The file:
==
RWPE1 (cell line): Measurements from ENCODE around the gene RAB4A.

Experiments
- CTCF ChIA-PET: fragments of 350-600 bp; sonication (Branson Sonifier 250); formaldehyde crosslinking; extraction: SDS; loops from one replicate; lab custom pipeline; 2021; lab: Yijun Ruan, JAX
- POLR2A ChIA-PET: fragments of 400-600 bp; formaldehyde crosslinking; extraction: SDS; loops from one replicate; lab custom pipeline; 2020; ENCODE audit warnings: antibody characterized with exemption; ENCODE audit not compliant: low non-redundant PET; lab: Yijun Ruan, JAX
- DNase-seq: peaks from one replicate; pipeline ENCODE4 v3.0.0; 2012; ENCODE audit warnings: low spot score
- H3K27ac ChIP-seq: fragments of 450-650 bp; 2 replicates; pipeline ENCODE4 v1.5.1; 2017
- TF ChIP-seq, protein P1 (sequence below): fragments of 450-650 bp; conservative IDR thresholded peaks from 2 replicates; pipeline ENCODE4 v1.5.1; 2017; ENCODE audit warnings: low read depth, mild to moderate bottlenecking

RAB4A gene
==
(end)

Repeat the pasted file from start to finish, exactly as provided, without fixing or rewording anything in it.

RWPE1 (cell line): Measurements from ENCODE around the gene RAB4A.

Experiments
- CTCF ChIA-PET: fragments of 350-600 bp; sonication (Branson Sonifier 250); formaldehyde crosslinking; extraction: SDS; loops from one replicate; lab custom pipeline; 2021; lab: Yijun Ruan, JAX
- POLR2A ChIA-PET: fragments of 400-600 bp; formaldehyde crosslinking; extraction: SDS; loops from one replicate; lab custom pipeline; 2020; ENCODE audit warnings: antibody characterized with exemption; ENCODE audit not compliant: low non-redundant PET; lab: Yijun Ruan, JAX
- DNase-seq: peaks from one replicate; pipeline ENCODE4 v3.0.0; 2012; ENCODE audit warnings: low spot score
- H3K27ac ChIP-seq: fragments of 450-650 bp; 2 replicates; pipeline ENCODE4 v1.5.1; 2017
- TF ChIP-seq, protein P1 (sequence below): fragments of 450-650 bp; conservative IDR thresholded peaks from 2 replicates; pipeline ENCODE4 v1.5.1; 2017; ENCODE audit warnings: low read depth, mild to moderate bottlenecking

RAB4A gene